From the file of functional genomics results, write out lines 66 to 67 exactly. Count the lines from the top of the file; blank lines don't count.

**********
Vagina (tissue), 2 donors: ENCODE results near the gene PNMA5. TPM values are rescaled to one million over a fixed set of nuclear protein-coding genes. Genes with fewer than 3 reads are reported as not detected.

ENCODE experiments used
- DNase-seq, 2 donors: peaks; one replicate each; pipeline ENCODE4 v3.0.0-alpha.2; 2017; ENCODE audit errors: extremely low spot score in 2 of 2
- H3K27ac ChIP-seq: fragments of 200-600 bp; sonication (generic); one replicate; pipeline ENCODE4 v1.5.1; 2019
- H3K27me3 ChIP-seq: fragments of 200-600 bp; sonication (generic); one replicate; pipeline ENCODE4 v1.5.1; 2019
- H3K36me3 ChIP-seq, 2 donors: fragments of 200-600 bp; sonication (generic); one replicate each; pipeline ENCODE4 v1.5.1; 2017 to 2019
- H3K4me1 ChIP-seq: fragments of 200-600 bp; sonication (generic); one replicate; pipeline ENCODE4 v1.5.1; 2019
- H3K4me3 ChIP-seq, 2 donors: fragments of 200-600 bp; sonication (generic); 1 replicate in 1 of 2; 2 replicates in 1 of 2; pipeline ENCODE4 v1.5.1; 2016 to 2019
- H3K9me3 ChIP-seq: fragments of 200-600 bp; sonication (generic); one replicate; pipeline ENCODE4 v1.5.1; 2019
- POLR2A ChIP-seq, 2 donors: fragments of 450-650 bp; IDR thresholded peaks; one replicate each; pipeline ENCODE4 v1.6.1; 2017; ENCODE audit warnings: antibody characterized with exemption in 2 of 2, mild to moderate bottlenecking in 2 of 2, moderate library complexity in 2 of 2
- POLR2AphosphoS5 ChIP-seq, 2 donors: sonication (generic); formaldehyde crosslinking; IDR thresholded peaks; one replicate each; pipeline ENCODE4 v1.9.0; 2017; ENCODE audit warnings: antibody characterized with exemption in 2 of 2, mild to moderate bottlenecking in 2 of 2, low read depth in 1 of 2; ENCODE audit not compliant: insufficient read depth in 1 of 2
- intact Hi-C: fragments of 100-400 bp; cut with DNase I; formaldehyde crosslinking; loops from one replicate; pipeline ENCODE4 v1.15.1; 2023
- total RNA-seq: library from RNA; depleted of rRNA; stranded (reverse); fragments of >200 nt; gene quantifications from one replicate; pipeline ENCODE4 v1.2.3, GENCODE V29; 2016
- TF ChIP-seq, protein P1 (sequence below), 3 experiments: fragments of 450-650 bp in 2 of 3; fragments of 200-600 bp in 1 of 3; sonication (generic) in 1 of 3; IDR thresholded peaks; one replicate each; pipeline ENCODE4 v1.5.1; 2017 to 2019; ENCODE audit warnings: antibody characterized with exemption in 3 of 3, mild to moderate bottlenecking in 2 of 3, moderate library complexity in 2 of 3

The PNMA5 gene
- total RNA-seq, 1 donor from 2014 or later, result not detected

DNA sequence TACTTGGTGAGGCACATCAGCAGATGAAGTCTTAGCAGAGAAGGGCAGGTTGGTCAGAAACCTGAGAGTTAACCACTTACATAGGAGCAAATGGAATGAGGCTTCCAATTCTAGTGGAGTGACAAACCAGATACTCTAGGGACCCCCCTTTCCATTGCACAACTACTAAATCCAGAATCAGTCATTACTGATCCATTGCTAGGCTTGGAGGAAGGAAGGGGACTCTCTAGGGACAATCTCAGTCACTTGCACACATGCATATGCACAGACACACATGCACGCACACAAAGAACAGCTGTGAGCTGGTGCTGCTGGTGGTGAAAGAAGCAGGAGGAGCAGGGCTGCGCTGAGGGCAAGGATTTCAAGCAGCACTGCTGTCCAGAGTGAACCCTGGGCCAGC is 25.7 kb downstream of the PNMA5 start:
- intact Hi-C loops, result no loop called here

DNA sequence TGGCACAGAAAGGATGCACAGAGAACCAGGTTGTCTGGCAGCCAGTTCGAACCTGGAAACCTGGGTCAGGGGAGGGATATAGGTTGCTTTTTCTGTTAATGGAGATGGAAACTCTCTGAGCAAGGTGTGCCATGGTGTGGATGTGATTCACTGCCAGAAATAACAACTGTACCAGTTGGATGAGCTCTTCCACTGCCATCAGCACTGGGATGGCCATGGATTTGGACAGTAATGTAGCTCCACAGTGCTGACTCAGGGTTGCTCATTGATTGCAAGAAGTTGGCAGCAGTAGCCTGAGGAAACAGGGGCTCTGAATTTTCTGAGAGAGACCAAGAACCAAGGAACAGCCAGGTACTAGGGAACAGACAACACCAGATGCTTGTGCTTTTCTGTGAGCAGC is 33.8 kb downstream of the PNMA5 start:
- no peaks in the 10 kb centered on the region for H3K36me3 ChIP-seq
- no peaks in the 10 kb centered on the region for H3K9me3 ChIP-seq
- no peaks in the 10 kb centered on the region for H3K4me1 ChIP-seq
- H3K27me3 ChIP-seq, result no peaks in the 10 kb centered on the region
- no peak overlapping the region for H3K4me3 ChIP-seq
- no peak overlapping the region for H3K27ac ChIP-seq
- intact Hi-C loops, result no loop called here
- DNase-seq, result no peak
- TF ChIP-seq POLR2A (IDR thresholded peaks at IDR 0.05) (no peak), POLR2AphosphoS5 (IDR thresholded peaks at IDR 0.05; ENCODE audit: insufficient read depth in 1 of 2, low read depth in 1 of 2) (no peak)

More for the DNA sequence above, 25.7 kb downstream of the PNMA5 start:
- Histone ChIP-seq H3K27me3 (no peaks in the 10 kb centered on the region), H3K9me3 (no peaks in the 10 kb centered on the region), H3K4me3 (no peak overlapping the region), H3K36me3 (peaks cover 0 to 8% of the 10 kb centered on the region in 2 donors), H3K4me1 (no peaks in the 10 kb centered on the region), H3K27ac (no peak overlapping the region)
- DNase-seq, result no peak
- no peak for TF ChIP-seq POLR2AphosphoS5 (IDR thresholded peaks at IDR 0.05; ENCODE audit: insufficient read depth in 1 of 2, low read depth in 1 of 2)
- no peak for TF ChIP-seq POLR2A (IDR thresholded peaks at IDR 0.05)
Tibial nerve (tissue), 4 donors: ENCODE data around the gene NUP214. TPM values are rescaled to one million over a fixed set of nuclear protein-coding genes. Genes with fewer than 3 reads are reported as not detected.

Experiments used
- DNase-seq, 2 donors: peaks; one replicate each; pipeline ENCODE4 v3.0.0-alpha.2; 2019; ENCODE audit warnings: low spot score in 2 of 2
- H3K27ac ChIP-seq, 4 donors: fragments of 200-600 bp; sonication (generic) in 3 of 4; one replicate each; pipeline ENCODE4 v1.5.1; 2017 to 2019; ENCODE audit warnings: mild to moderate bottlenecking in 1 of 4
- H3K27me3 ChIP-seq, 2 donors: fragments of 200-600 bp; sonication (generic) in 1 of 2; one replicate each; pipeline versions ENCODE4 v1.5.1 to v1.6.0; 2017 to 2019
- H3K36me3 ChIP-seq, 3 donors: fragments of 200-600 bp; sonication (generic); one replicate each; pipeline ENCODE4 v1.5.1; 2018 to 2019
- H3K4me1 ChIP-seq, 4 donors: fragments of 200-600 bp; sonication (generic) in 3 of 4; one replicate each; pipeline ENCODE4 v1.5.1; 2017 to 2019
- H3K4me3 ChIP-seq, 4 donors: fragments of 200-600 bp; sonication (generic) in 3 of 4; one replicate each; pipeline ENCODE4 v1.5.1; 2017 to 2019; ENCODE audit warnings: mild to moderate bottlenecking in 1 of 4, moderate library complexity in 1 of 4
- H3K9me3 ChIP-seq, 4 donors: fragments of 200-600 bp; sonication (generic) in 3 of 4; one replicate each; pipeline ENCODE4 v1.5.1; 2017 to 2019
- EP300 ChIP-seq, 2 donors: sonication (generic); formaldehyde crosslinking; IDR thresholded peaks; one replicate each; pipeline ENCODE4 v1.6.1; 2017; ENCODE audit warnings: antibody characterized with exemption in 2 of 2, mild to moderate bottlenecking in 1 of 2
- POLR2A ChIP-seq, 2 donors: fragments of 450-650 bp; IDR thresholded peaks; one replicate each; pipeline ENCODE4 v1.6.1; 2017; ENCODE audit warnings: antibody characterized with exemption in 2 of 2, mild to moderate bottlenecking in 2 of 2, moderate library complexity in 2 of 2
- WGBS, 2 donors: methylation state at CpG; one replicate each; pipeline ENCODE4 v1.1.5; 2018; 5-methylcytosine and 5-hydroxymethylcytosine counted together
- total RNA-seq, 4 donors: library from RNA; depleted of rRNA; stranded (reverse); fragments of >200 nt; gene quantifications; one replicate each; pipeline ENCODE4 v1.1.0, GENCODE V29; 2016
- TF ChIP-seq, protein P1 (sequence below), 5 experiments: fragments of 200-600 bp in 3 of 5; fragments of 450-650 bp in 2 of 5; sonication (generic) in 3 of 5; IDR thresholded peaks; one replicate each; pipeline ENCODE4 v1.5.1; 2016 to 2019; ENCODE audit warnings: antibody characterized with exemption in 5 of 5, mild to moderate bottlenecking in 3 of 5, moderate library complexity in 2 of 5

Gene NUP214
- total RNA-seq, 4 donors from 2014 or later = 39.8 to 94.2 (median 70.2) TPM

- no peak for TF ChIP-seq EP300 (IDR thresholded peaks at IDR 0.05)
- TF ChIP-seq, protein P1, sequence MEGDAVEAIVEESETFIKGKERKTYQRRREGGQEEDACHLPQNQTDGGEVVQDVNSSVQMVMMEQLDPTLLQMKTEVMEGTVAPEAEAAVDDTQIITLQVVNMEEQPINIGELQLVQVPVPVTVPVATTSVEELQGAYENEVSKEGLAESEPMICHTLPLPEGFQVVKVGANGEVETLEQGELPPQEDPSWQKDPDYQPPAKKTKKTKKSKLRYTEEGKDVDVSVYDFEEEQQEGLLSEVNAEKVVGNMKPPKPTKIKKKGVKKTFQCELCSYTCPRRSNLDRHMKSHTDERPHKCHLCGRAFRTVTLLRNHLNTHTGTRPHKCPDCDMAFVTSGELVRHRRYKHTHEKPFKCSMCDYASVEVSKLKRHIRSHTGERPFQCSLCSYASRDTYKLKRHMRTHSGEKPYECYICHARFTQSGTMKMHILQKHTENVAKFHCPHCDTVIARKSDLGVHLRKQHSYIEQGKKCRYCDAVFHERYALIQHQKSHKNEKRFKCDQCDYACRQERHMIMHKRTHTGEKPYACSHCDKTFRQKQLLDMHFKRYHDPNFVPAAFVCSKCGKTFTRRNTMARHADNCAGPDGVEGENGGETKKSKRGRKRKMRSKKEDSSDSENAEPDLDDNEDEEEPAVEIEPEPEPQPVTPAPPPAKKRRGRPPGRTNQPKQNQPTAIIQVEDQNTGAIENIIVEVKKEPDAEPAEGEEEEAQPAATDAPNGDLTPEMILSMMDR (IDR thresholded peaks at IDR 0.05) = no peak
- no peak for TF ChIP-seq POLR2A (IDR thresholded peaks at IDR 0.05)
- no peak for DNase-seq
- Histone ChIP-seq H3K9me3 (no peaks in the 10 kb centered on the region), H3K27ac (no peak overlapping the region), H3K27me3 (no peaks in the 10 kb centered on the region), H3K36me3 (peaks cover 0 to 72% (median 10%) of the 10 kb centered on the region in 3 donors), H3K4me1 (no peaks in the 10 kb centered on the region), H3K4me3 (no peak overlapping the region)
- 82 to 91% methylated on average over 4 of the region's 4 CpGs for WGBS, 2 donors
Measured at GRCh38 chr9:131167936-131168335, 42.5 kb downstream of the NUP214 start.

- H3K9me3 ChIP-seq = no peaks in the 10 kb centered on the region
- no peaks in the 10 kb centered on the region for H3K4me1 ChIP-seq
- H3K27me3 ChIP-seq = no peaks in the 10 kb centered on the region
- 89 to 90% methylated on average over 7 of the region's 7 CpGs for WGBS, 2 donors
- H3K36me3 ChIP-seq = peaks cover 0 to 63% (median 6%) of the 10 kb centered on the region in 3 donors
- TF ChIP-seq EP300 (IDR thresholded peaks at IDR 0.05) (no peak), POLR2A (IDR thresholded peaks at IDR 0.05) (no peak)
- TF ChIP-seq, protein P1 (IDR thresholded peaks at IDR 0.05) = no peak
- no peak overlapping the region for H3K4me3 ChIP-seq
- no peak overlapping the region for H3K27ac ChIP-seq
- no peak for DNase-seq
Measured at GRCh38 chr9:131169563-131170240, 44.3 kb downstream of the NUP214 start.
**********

- no peak for DNase-seq
Measured at GRCh38 chr9:131169563-131170240, 44.3 kb downstream of the NUP214 start.